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The Republic Of Equatorial Guinea
The Republic of Equatorial Guinea is one of the smallest countries on the African continent, located in the Central Region next to the Gulf of Guinea. It is organized in two administrative divisions: The Continental Region has the city of Bata as its capital. To the north, the Continental Region borders Cameroon, to the east and south with Gabon and to the west with the Atlantic Ocean. Corisco Island as well as the two Elobeyes (Elobey Chico and Elobey Grande) are part of this Region. The Insular region is made up of two islands: Annobon and Bioko, where the capital, Malabo, is located.
Equatorial Guinea is the only Spanish-speaking country in Africa, having become independent from Spain on October 12, 1968, during the eleventh Government of Francisco Franco, as part of the "process of decolonization of Africa", supported by the United Nations.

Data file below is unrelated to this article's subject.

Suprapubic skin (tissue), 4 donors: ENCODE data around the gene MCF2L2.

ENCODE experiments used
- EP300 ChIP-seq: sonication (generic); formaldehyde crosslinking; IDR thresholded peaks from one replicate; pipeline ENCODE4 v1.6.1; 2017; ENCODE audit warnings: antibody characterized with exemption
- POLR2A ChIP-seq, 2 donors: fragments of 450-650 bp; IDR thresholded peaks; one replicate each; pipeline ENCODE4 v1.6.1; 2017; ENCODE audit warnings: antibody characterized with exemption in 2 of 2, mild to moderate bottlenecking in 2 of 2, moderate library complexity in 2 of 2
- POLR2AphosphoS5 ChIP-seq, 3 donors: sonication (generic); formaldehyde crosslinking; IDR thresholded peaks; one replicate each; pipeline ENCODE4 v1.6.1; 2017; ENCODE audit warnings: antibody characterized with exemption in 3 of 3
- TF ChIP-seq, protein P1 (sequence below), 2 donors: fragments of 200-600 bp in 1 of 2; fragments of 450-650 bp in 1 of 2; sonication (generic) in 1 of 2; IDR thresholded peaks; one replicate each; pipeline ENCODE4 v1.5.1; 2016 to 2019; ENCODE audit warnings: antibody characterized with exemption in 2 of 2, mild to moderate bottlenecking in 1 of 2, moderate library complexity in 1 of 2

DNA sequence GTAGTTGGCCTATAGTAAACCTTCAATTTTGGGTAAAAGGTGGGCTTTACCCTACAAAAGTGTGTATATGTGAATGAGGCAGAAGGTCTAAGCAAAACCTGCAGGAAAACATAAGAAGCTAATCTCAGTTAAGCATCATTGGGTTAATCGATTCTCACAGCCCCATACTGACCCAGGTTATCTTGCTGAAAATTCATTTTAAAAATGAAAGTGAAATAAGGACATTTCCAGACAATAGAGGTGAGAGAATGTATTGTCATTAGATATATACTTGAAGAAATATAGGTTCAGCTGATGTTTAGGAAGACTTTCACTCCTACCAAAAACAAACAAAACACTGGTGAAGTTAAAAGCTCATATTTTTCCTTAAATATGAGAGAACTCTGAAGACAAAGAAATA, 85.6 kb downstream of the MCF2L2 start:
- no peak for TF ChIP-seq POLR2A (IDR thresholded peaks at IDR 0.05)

Despite being one of the smallest countries on the continent (28,050 km2 and 1,222,442 inhabitants), it ranks number three in Biodiversity of Africa.
Equatorial Guinea is a country in continuous development and with precious natural resources. In the late 1990s, American multinationals discovered significant reserves of crude oil and natural gas, resources that began to contribute to the global energy supply in recent years.
In the last decade, the international visibility of Equatorial Guinea has grown exponentially and the country is postulated as a pillar of stability and security in the Central African sub-region.
In 2011 and 2014, the country hosted the African Union Summit.